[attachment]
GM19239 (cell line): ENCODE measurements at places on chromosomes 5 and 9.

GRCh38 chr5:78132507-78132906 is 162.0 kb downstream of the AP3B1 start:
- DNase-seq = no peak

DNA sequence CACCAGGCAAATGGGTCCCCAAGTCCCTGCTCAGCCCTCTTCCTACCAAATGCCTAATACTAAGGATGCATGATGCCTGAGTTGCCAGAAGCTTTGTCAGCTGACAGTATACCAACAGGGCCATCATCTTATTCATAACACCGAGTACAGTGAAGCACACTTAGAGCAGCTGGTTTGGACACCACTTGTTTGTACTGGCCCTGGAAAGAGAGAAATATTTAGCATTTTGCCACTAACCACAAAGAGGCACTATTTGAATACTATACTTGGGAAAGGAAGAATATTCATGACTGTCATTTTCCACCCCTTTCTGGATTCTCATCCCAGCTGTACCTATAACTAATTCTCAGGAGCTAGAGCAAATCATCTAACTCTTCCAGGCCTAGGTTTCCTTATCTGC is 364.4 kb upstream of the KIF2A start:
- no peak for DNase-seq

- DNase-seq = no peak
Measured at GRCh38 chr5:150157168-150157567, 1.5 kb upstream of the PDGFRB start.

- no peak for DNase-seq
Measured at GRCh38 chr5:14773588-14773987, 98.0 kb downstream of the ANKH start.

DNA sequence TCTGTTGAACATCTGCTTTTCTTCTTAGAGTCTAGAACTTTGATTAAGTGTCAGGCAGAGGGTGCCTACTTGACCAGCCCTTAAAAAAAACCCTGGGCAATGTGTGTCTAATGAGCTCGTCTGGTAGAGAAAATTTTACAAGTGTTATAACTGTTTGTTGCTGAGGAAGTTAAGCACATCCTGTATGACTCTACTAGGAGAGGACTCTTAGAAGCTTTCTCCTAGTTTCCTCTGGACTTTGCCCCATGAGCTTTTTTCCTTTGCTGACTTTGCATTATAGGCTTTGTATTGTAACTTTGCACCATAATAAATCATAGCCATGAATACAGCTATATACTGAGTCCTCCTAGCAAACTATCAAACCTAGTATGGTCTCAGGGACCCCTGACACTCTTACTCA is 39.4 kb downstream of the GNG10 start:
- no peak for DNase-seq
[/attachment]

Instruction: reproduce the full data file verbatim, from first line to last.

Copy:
GM19239 (cell line): ENCODE measurements at places on chromosomes 5 and 9.

GRCh38 chr5:78132507-78132906 is 162.0 kb downstream of the AP3B1 start:
- DNase-seq = no peak

DNA sequence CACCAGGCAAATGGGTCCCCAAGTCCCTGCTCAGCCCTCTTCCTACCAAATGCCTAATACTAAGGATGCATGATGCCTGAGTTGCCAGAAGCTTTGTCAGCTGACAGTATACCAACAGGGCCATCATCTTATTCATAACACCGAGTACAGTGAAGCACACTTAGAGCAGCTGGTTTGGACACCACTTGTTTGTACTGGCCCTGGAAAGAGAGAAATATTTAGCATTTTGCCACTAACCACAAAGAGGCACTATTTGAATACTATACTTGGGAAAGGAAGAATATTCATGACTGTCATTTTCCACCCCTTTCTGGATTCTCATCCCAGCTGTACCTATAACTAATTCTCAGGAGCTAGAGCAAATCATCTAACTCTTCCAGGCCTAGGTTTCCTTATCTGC is 364.4 kb upstream of the KIF2A start:
- no peak for DNase-seq

- DNase-seq = no peak
Measured at GRCh38 chr5:150157168-150157567, 1.5 kb upstream of the PDGFRB start.

- no peak for DNase-seq
Measured at GRCh38 chr5:14773588-14773987, 98.0 kb downstream of the ANKH start.

DNA sequence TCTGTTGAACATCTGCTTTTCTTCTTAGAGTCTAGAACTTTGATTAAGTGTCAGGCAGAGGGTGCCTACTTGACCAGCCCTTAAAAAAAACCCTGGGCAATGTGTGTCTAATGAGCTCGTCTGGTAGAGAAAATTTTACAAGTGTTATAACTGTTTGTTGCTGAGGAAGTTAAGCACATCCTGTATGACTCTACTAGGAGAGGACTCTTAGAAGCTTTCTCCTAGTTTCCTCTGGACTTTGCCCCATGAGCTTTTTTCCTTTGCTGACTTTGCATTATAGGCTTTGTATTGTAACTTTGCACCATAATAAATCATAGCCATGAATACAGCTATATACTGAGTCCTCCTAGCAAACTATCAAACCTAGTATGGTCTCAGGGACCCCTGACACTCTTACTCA is 39.4 kb downstream of the GNG10 start:
- no peak for DNase-seq